In the epic movie “A Bridge Too Far,” which dramatized the failed allied “Market Gardens” push into Germany during World War II, one scene shows Robert Redford leading troops across a river under heavy fire while paddling canvas-sided boats with gusto and a prayer.
“Hail Mary, full of grace, Hail Mary, full of grace,” Redford’s character repeats.
It’s not quite that dramatic when you paddle beneath the badly deteriorating railroad bridge spanning the Susquehanna river near the Harding section of Exeter Township, but it’s getting close. Huge chunks of stone piers are gone, with some of the remaining masonry looking ready to crash down on you. Wires and ropes — either part of the decaying structure or foolhardy additions by trespassers — dangle perilously.
And debris — both natural and man-made, stacked higher than any human is tall — wraps around the upriver side of the pillars.
It is triple testimony: To the golden age when the Iron Horse toted the Black Diamond to make this region grow; to the progress that made those industries obsolete and changed the growth from money to rust; and to our regional and national knack for letting profiteers reap rewards from the land without paying later costs of their pillage.
Jen Learn-Andes’ story in Monday’s paper about the plight of that bridge — recurring false promises to tear it down for one last profit thanks to the value of the scrap metal — summed the sad saga in stark terms.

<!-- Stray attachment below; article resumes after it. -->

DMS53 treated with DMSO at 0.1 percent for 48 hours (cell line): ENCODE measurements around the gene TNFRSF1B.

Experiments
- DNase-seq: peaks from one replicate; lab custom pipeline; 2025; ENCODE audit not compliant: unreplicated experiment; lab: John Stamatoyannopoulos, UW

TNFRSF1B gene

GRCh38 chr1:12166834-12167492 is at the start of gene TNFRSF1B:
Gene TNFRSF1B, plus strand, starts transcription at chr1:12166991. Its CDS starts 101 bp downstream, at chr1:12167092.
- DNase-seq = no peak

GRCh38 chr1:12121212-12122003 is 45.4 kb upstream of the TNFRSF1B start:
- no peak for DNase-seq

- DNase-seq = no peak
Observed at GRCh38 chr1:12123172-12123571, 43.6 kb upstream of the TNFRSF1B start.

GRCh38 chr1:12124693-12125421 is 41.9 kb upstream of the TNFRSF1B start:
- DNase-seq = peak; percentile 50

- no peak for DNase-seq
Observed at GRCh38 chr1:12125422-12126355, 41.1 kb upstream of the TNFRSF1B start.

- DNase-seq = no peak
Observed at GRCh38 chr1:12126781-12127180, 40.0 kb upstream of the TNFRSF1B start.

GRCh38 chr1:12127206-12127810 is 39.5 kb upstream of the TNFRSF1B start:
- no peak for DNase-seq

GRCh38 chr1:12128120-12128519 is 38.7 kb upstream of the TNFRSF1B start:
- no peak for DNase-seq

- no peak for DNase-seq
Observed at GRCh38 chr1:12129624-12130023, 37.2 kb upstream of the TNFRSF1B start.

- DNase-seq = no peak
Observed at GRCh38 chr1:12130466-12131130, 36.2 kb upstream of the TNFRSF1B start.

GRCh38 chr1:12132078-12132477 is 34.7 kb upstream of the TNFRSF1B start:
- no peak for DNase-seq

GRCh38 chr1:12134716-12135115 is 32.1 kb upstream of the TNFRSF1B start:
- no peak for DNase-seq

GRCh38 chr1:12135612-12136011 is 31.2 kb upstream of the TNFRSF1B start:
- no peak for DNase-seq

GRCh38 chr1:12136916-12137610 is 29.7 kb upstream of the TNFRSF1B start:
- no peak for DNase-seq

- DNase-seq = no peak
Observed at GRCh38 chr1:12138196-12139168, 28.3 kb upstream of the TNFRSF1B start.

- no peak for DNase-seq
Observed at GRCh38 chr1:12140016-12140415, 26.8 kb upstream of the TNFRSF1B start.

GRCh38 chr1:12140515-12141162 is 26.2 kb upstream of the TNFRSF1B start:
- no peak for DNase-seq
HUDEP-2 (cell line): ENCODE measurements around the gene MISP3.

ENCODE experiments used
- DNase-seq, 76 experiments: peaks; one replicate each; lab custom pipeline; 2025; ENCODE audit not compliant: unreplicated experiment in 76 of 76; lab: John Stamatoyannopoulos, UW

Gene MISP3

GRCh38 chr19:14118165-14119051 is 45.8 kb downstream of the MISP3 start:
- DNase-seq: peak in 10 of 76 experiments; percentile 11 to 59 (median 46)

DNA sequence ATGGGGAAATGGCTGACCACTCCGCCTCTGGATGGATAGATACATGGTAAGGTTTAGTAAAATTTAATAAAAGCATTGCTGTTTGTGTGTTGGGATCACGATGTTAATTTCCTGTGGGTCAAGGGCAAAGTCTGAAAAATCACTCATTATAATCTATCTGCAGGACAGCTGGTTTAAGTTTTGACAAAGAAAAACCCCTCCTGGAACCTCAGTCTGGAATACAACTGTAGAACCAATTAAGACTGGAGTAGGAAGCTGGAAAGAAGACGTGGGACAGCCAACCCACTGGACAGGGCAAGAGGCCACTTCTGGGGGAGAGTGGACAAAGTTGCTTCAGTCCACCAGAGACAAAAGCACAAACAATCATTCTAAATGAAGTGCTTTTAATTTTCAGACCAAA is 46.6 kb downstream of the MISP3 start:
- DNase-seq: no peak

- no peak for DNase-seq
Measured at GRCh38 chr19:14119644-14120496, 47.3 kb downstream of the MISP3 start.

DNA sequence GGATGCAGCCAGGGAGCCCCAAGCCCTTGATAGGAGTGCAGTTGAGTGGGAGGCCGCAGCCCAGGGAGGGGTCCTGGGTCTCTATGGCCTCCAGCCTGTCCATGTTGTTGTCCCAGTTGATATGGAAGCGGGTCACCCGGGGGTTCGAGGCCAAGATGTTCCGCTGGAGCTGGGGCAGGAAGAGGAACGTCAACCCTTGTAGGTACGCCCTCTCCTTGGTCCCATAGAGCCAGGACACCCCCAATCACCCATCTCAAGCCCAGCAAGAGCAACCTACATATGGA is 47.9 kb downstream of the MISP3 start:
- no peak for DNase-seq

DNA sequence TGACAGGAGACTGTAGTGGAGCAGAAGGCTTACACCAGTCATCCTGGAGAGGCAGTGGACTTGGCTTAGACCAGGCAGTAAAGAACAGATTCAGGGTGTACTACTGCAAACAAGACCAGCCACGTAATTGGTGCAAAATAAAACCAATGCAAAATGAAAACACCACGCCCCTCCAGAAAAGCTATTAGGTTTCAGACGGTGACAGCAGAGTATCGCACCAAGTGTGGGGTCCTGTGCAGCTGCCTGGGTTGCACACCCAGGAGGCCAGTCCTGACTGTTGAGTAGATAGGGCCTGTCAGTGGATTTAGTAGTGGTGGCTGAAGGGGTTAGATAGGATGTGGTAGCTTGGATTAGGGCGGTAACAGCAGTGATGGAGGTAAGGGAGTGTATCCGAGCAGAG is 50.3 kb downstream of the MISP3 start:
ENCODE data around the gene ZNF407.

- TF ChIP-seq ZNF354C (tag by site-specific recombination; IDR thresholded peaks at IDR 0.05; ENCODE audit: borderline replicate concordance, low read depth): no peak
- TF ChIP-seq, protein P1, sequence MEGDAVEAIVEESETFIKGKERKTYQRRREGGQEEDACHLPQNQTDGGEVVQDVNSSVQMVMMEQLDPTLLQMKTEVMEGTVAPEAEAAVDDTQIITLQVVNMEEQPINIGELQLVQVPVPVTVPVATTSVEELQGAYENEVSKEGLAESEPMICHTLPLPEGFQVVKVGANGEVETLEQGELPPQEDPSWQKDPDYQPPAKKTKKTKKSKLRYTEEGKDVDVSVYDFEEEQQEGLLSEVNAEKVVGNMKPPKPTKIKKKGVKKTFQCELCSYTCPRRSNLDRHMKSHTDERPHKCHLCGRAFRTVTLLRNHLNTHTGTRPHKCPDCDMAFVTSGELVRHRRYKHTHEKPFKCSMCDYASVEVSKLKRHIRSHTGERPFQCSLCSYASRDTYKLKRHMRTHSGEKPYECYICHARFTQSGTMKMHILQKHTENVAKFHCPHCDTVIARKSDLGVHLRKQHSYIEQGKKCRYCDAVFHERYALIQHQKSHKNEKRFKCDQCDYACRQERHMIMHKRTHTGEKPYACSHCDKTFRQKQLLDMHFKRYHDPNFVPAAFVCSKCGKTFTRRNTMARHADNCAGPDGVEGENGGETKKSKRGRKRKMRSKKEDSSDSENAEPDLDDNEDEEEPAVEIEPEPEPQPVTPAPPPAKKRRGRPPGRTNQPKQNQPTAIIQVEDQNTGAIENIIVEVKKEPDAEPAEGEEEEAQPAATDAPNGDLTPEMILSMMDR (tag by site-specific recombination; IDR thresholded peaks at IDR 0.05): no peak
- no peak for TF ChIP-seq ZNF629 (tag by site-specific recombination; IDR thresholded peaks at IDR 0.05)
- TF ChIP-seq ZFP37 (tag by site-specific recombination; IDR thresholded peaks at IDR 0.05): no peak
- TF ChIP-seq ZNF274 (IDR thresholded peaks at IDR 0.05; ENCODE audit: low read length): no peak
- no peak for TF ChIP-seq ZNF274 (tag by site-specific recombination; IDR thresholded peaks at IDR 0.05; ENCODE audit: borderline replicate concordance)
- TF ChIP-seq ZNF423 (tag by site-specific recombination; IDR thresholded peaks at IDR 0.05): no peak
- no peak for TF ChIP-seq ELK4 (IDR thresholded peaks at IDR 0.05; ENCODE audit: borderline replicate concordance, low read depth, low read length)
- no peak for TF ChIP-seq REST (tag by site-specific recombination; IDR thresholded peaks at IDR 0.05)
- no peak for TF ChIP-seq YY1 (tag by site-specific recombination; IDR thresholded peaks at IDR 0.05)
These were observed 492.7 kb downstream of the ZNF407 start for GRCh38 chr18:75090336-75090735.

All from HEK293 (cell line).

There was a time this span could have been saved for what by today’s dollars would have been a pittance, converted perhaps into a pedestrian walkway, made part of a rails to trails project, or something else a coat of paint, a new deck and a safety fence might have accomplished. But that time is long past.
It is fit for nothing more than demolition and salvage, and the travesty occurred when salvage value threatened to exceed demolition costs.
Rust does that.
Now the bridge is owned by the embattled Leo Glodzik. It landed in his lap like a version of the childhood game “hot potato.” He just happened to be the last would-be-profiteer hapless enough to catch it.
By most accounts, Glodzik is in no position to raze the bridge, yet it must be razed. And it is increasingly likely taxpayers will foot the bill.
The bridge presents a growing and real threat to those who might unwisely venture upon it, those who paddle beneath it, and — most frighteningly, though least likely — those who live upstream of it. A dam created by deluge-pushed debris or ice near its piers could devastate upriver communities.
It is, pardon the movie pun, a bridge too far gone.
Asking why it reached this pathetic and costly point makes it something more important to taxpayers. Why was it included in a rail purchase deal made by the Luzerne County Redevelopment Authority when it was already a clear liability? Why were previous owners allowed to let it become such a risk? Why did someone like Glodzik get to buy it apparently with nothing in writing assuring it would be dismantled, without giving proof they could afford to do the job?
Apologies to fans of the 1957 classic with William Holden and Alec Guinness, but this has become the Bridge Over the River Why …
Mark Guydish can be reached at 829-7161 or firstname.lastname@example.org